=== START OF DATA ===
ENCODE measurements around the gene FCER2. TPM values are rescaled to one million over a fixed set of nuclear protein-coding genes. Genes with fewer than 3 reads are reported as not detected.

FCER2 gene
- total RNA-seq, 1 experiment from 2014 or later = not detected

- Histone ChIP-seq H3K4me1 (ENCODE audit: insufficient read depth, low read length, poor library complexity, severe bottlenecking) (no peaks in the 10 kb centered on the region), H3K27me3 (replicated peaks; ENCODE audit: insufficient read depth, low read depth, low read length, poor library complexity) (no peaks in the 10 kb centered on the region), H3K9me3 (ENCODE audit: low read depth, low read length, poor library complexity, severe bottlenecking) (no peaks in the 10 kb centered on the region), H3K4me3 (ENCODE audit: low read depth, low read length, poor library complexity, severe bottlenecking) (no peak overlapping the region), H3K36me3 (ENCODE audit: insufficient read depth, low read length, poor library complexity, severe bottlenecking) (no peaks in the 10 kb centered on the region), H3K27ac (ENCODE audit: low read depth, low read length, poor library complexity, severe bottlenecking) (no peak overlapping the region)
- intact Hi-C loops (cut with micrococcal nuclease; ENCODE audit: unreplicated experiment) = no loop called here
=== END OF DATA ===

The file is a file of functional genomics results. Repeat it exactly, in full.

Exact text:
ENCODE measurements around the gene FCER2. TPM values are rescaled to one million over a fixed set of nuclear protein-coding genes. Genes with fewer than 3 reads are reported as not detected.

FCER2 gene
- total RNA-seq, 1 experiment from 2014 or later = not detected

- Histone ChIP-seq H3K4me1 (ENCODE audit: insufficient read depth, low read length, poor library complexity, severe bottlenecking) (no peaks in the 10 kb centered on the region), H3K27me3 (replicated peaks; ENCODE audit: insufficient read depth, low read depth, low read length, poor library complexity) (no peaks in the 10 kb centered on the region), H3K9me3 (ENCODE audit: low read depth, low read length, poor library complexity, severe bottlenecking) (no peaks in the 10 kb centered on the region), H3K4me3 (ENCODE audit: low read depth, low read length, poor library complexity, severe bottlenecking) (no peak overlapping the region), H3K36me3 (ENCODE audit: insufficient read depth, low read length, poor library complexity, severe bottlenecking) (no peaks in the 10 kb centered on the region), H3K27ac (ENCODE audit: low read depth, low read length, poor library complexity, severe bottlenecking) (no peak overlapping the region)
- intact Hi-C loops (cut with micrococcal nuclease; ENCODE audit: unreplicated experiment) = no loop called here